We must have enough aluminium waste here for someone to start an implement casting facility, even if it’s just for pots & pans? I wonder if CIG would incentivise or subsidise something like this? Similar initiatives might be tested for tyre waste.
        Glass at least is being crushed and recycled back into pavers, decorative concrete and backfill so we are doing something but full recycling potential on island is a long way off. From a global standpoint our prosperity ranking is far out of proportion with our abnormally large eco footprint.
        Our waste management infrastructure is substandard and will choke in the next half decade unless upgraded.

        • Anonymous says:

          No way we have enough aluminum waste production to pay for the costs of an aluminium smelter, even if the recycling processing costs in a country with some of the highest energy costs in the world would make it cost effective. Same issue with all those junk cars. If you want to recycle them then bake and ship is the only way. Glass is a little different – no reason at all we can’t be crushing glass and using it as an additive for fill or for construction.

      • Anonymous says:

        Great idea Beau!

        Plant a battery or plant a tree? What a dilemma.

        I wholeheartedly agree, just adding some Sartre.

      • Anonymous says:

        You nailed it…. the old operator of recycling was unkindly removed because he didn’t want to keep paying the graft and those now doing it are only interested in processing the good stuff to maximize profits …this industry suffers just like any other industry that comes to the island ..bad minded stops it.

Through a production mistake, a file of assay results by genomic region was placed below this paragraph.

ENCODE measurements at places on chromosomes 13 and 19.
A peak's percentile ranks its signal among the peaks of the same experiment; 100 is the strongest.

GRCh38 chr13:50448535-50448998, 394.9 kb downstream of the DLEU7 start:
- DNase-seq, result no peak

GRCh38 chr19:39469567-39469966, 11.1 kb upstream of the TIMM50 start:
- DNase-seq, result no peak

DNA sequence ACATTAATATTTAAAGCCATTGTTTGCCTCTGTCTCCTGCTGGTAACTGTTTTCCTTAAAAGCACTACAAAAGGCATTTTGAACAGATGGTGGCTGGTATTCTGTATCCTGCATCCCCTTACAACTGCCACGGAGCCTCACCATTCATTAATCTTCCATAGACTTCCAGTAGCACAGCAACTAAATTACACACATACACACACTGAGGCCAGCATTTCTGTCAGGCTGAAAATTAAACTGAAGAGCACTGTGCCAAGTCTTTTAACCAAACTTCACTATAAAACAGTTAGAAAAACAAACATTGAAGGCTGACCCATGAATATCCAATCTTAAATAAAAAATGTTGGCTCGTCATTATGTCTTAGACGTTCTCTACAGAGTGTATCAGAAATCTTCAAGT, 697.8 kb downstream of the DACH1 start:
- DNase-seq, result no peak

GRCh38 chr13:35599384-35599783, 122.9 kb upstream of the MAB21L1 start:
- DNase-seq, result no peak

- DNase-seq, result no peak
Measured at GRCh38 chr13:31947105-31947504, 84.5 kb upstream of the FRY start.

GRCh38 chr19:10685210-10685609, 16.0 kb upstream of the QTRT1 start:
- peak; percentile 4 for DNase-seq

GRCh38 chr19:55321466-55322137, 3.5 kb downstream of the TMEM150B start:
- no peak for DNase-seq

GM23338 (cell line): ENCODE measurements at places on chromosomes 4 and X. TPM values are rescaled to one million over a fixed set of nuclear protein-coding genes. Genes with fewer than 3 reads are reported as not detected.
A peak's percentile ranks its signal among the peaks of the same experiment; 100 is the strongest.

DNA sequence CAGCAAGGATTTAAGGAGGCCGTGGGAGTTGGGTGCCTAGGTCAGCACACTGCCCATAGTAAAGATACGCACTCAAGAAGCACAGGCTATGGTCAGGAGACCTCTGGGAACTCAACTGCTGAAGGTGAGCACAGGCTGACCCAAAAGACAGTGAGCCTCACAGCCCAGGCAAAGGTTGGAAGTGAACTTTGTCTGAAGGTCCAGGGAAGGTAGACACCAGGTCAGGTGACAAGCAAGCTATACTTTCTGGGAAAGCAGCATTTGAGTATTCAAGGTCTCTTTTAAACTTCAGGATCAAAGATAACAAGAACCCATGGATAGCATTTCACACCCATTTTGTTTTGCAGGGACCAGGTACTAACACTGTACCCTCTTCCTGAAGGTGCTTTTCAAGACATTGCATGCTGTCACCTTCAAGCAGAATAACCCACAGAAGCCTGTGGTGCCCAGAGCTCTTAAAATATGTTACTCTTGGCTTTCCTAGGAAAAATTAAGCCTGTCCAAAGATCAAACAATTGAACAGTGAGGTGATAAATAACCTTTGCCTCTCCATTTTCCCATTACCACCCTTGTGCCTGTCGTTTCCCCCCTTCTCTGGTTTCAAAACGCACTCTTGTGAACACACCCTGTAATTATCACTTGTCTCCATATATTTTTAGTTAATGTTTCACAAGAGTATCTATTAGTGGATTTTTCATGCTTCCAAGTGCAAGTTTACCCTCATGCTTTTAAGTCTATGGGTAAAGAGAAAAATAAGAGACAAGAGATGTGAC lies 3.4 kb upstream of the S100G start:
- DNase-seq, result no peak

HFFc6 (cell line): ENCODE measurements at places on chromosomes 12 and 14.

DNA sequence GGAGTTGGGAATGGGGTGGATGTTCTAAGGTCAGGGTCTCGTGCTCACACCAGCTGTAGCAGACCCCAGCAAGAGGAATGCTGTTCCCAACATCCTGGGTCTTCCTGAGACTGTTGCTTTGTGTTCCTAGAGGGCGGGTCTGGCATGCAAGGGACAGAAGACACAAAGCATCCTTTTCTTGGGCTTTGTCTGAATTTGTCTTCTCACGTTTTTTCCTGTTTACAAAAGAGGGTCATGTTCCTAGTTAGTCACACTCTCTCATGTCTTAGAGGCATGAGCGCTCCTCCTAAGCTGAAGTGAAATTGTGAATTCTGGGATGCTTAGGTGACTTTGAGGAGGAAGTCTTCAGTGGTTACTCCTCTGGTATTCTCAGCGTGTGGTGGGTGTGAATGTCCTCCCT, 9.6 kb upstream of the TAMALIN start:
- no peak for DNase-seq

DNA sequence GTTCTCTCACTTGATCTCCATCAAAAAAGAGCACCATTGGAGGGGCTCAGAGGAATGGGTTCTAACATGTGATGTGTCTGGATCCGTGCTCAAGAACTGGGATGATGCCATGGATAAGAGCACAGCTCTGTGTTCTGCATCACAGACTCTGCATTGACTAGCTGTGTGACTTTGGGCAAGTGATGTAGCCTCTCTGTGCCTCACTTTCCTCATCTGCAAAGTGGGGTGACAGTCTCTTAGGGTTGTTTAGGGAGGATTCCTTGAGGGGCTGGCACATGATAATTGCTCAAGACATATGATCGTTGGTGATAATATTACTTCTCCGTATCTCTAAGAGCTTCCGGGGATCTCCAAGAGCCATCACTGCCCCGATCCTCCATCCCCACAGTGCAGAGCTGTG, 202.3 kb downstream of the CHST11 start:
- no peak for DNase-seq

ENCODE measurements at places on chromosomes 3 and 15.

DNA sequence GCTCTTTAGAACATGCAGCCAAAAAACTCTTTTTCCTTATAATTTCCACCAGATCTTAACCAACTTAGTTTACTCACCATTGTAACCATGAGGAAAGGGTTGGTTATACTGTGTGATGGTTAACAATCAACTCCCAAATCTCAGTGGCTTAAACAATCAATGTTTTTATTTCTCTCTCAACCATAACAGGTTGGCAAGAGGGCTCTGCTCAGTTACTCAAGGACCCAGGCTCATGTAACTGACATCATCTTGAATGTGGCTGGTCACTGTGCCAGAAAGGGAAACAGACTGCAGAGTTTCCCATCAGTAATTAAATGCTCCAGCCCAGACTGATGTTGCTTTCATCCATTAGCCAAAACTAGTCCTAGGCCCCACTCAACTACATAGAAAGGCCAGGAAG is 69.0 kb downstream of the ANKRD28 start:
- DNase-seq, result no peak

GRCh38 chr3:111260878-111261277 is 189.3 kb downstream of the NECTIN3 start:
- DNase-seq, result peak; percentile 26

12. Anonymous says:

    Dart has all this money so where’s the recycling plant? I pray for those people who are planning on moving into those new townhouses right next to the dump.

  13. Ole Guv says:

    Oh okay government, I’ll start doing my part when you start doing yours.

  14. Anonymous says:

    I was horrified to find out that my landlord (retired British/Cayman lawyer) frequently instructed his ‘helper’ to dispose of old paint cans by digging a hole to bury them in the empty lot next door.
    He also instructs this same ‘helper’ to burn refuse in an empty area of his lot, but only when he is off island so he doesn’t have to smell it.

  15. SSM345 says:

    If the Minster in charge of the Dump put as much effort into fixing the issues that are highlighted in the last 40yrs of Consultant Reports that are conveniently ignored or overlooked every 4 yrs; as he did with his amazing linguistics then we might……

    Never mind.

  16. Anonymous says:

    I do recycle my batteries.

    I have a bag in my closet of my old electronics. A broken Motorola phone. A laptop from pre-2005. An abundance of chargers. I don’t know what to do with this.

    I called DEH who said to take it to the dump. I contacted a few recycling companies who don’t want to take it, they said they don’t do that.

    It’s earmarked for me to take to the US for recycling, if that ever happens. However, I’m a bit worried I will look like a terrorist with an abundance of unworking electronics and wires.

    • Anonymous says:

      Deh is right. Throw it in the car and the next time you’re in the industrial park take it to the dump. They have a section for used electronics. Will take you 2 minutes. Dead easy.

  17. Anonymous says: